Also settling but without having to anything is broker-dealer RP Martin. Defendants that have yet to settle include Barclays Plc (BARC), JPMorgan Chase & Co. (JPM), Deutsche Bank AG (DB), UBS AG (UBS), HSBCA Holdings Plc (HSBC), Sumitomo Mitsui Trust Holdings Inc., and Mitsubishi UFJ Financial Group Inc.
U.S. Senator Elizabeth Warren has issued a report in which she claims that the U.S. Securities and Exchange Commission and the U.S. Department of Justice have been doing a poor job on enforcement when it comes to going after companies and individuals for corporate crimes.
In Rigged Justice: How Weak Enforcement Lets Corporate Offenders off Easy, Warren takes a closer look at what she describes as the 20 worst federal enforcement failures of 2015. The Senator noted that that when federal agencies caught large companies in illegal acts, they failed to take substantial action against them. Instead, companies were fined for sums that in some cases could be written off as tax deductions.
Some of the 2015 cases that Warren Mentions:
• Standard & Poor’s consented to pay $1.375B to the DOJ, DC, and 19 states to resolve charges that it bilked investors by putting out inflated ratings misrepresenting the actual risks involved in collateral debt obligations and residential mortgage-backed securities. Warren Points out that the amount the credit rater paid is less than one-sixth of the fine the government and states had sought against it, and at S & P did not have to admit wrongdoing. No individuals were prosecuted in this case.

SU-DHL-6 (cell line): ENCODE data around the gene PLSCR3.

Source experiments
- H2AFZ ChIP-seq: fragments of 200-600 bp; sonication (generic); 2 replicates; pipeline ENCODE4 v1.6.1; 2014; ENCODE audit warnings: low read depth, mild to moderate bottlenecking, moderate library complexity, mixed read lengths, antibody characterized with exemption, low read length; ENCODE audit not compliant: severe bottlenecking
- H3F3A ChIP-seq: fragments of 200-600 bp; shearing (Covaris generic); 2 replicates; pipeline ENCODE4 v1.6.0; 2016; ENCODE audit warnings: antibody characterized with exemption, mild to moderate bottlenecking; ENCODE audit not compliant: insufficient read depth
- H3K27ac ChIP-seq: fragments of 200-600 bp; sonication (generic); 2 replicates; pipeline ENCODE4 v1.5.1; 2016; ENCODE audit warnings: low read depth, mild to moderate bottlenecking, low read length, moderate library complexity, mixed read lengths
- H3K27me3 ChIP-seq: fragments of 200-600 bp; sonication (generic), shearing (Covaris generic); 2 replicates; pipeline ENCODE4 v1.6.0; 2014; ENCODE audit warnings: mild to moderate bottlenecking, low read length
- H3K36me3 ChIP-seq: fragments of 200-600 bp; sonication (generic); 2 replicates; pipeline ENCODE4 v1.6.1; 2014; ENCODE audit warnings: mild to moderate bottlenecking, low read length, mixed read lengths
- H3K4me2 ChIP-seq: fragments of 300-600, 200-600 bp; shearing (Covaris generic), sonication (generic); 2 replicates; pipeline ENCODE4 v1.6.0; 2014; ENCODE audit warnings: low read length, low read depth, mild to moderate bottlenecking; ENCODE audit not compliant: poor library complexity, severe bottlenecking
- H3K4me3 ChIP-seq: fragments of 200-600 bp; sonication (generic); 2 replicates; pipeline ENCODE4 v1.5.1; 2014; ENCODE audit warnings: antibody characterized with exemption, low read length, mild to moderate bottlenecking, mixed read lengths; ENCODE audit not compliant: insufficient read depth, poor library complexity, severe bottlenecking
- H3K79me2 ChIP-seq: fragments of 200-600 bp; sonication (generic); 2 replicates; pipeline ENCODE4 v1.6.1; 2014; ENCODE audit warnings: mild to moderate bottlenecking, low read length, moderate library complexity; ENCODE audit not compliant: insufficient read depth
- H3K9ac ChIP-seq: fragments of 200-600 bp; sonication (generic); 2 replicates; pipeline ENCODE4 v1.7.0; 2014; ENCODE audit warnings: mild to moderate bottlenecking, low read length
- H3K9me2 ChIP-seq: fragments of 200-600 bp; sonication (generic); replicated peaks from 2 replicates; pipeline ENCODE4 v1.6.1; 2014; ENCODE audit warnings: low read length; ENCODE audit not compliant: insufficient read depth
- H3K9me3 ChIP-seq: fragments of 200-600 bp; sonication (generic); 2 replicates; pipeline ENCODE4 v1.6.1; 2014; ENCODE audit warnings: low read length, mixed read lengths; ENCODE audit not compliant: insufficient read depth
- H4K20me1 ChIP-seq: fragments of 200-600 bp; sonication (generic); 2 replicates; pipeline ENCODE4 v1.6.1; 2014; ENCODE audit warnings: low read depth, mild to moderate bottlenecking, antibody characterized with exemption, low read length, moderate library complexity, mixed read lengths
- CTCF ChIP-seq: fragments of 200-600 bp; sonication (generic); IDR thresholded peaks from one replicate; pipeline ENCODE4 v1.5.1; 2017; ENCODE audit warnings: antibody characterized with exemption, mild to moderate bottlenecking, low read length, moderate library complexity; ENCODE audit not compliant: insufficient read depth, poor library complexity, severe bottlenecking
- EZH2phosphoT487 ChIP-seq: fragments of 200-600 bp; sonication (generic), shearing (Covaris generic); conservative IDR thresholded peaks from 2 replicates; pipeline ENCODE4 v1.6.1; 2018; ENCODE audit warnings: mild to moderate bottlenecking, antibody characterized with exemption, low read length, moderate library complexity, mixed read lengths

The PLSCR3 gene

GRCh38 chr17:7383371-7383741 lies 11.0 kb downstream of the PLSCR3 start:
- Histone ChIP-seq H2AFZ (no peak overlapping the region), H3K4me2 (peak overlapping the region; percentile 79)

• Citigroup (C), Barclays (BARC), JPMorgan Chase (JPM), Royal Bank of Scotland (RBS), and UBS AG (UBS) paid the DOJ $5.6B to resolve claims that their traders colluded together to rig exchange rates. As a result, the firms made billions of dollars while investors and clients suffered. While admissions of guilt were sought, no individuals were prosecuted. Also, the SEC gave the banks waivers so they wouldn’t have to deal with collateral damages from pleading guilty.
The state of Virginia has arrived at a $63M settlement with 11 banks to resolve claims that they bilked the state’s retirement system by purportedly misrepresenting the quality of residential mortgage-backed securities in the run up to the 2008 financial crisis. The resolution settles all claims against the financial firms accused of causing financial harm to the Virginia Retirement system and its taxpayers and pensioners.
The banks involved will pay the following amounts respectively to settle, including:
· UBS Securities for $850K
· Bank of America’s Merrill Lynch, Pierce, Fenner & Smith, Inc. and Countrywide Securities Corp. (BAC) for $19.5M
· Credit Suisse Securities (CS) for $1.2M
· RBS Securities (RBS) for $10M
· HSBC Securities (HSBC) For $2.5M
· Barclays Capital (BARC) for $9M
· Goldman Sachs & Co. (GS) for $2.9M
· Morgan Stanley & Co. (MS) for $6.9M
· Citigroup Global Markets (C) for $4.8M
· Deutsche Bank Securities (DB) for $5.6M
The state lost $383M over RMBS it purchased from 2004 to before 2010 and it had to sell most of these securities, which were toxic and constructed on junk mortgages. The settlement is the largest non-healthcare related financial recovery in a case involving Virginia Fraud Against Taxpayers Act-related violations. However, according to the state’s Attorney General Mark Herring, even though the firm is settling it is not denying or admitting liability.